Cop-Killing Survivalist Evades Capture While Living On Tuna And Ramen, But Winter’s Coming (Video)


Time seems to be running out on cop-killer, how-to survivalist Eric Frein. Winter approacheth, and Pennsylvania police have just confiscated a cache of Frein’s supplies in the woods of brotherly love.

It’s been little more than three weeks since the 31-year-old, Ten Most Wanted fugitive ambushed and killed Corporal Bryon K. Dickson II, wounding State Trooper Alex Douglass in the process. Lt. Col. George Bivens has stated, since then:

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“One of the things he seems to be surviving on predominantly would be cans of tuna fish and Ramen noodles.”

Yum!

The Lt. Col. consequently has reason to believe that Frein is not attempting to live off the land. So much for survivalism, eh? Authorities have also confiscated Serbian cigarettes, two pipe bombs and an AK-47 in the search for Frein. So far, the manhunt for Frein has predominantly been concentrated in the eastern counties of Pike and Monroe. Frein’s family lives not too far off from that territory, too, in Canadensis, PA, so it’s a good bet.

Bivens believes every seizure of Frein’s supplies will help starve and freeze him out of hiding, especially as the fall canopy turns and flutters to the ground.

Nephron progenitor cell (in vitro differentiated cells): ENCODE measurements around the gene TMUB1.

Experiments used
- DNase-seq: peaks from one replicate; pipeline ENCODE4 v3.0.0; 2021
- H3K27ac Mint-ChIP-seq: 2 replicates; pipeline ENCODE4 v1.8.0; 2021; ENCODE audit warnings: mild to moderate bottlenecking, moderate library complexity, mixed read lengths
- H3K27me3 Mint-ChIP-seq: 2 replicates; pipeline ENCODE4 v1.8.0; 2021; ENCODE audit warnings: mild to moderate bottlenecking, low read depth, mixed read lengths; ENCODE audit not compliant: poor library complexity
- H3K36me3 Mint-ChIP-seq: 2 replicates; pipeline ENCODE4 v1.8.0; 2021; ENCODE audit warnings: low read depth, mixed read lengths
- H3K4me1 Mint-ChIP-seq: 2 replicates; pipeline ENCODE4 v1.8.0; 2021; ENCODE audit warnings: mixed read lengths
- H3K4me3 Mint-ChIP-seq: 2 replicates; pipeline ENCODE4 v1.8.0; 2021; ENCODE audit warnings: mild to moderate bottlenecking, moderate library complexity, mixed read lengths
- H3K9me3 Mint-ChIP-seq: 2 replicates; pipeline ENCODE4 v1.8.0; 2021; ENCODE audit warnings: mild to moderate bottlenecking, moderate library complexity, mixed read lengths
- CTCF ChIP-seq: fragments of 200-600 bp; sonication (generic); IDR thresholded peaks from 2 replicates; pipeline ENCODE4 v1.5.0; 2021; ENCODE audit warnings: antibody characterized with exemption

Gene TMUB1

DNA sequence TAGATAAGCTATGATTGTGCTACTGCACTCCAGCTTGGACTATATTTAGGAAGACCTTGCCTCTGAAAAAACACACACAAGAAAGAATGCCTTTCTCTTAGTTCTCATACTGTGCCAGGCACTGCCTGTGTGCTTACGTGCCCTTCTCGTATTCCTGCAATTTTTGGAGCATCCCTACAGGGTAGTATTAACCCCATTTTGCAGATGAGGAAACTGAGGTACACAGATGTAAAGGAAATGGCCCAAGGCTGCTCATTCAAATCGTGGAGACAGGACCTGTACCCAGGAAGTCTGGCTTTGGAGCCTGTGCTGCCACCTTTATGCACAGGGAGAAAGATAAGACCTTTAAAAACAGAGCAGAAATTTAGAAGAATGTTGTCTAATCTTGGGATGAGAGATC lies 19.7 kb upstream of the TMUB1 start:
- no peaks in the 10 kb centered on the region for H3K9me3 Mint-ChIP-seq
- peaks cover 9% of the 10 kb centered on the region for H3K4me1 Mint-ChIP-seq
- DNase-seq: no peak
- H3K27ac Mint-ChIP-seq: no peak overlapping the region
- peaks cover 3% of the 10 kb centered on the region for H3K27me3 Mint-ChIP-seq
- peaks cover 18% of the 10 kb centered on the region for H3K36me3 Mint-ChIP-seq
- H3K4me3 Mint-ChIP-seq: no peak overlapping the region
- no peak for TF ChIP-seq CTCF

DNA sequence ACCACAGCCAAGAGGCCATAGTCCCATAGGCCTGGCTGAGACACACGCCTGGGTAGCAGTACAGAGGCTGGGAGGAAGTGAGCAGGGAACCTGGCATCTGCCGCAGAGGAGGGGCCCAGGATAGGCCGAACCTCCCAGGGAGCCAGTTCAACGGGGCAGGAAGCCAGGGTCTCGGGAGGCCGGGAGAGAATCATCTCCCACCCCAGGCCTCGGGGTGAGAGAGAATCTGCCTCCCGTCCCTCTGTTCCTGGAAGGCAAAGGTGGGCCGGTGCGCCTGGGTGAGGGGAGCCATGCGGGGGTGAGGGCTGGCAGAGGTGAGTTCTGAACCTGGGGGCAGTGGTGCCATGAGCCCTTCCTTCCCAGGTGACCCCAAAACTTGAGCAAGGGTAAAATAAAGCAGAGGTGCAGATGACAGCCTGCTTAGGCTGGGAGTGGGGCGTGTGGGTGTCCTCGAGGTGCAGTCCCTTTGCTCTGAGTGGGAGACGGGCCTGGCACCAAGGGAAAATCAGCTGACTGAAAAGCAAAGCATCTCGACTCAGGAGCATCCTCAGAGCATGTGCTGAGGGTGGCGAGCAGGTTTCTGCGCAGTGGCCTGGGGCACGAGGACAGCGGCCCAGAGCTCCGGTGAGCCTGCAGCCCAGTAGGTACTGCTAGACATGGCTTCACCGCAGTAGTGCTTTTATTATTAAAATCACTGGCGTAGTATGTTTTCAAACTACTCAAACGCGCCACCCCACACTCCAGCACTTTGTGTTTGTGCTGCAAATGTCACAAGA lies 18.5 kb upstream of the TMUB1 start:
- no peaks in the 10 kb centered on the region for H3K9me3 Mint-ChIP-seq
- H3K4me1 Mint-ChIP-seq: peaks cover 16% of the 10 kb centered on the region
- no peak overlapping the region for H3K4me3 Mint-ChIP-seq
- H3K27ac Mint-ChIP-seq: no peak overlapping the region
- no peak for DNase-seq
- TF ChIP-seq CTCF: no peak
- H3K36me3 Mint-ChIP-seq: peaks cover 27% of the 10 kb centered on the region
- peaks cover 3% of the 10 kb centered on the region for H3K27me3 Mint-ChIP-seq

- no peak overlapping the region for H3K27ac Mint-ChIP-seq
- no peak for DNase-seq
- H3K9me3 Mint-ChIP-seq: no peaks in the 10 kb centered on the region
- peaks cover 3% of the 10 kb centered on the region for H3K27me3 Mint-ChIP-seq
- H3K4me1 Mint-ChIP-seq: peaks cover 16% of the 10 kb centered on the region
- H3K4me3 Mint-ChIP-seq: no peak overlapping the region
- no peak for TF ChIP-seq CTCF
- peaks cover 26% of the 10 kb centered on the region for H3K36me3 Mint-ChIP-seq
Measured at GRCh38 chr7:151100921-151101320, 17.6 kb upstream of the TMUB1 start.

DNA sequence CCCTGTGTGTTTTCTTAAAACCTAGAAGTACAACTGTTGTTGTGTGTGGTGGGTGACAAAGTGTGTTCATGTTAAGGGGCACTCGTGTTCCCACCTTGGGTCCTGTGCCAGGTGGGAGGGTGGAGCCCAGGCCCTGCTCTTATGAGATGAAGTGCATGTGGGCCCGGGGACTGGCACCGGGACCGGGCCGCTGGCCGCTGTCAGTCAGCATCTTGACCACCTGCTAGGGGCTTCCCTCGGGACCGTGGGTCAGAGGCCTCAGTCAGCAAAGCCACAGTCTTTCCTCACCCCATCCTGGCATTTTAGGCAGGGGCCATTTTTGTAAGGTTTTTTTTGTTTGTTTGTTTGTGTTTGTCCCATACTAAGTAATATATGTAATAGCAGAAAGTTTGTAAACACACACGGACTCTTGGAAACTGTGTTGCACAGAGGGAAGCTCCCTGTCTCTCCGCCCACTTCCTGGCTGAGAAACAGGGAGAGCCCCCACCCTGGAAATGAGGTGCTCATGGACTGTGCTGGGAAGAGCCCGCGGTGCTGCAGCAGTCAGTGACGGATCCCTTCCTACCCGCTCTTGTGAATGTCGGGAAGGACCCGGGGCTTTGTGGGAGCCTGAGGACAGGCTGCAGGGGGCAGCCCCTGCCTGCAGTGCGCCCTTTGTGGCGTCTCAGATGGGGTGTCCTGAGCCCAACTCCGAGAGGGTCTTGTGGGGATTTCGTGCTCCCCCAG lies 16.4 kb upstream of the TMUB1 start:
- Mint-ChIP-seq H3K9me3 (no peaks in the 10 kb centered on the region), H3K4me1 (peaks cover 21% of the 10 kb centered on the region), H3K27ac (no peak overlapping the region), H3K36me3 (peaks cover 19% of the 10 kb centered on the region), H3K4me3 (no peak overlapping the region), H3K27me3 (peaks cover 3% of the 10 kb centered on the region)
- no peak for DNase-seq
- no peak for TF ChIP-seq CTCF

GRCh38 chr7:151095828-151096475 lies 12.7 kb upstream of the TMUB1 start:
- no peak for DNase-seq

Bivens added:

“I believe his food is running out and we’ve seized a big amount of it.”

According to a local ABC report, Frein’s cache of supplies seized include “food, ammunition, clothing and other supplies at a camp site.” The ammunition seized, in particular, point toward Frein, yielding 90 rounds for a .308 rifle, which is the same caliber used on the ambushed officers on Sept. 12 in Pike County, PA.

Photos of fugitive, cop-killing 'survivalist' Eric Frein.

Eric Frein’s still on the run, but police are closing in: ‘I believe his food is running out and we’ve seized a big amount of it.’ (Photo courtesy of ABC Local.)

Time is not on Frein’s side.

Frein has not been entirely a Quaker ninja of the Northeast. Sightings have occurred, however, the terrain in those parts of Pennsylvania make pursuit and tracking very difficult. Troopers are even using sticks and ski poles as prods in order to poke Frein out of bush, brush, and possible rough-shod underground bunkers he may have crafted.

Bivens stated:

“You could literally walk right past someone in this terrain and not see them… unless you stepped on them.”

Still, as the trees and coverage grow increasingly more barren as we head toward winter, Bivens maintains hope. According to the Lt. Col., the thinning of tree canopies will make thermal imaging much more effective for officers.

Bivens also stated:

“It also puts him in a more difficult situation in terms of just keeping warm and we believe that will force him out.”

Frein has been said to have a passion for military role-play and reenactment. He is a “self-trained” survivalist with a weakness for Eastern European war machines and weaponry. Like many Americans, Frein was taught to shoot by his father, who happens to be a retired Army major. So far, his family is cooperating in the investigation, and the days grow increasingly shorter with each fallen leaf.

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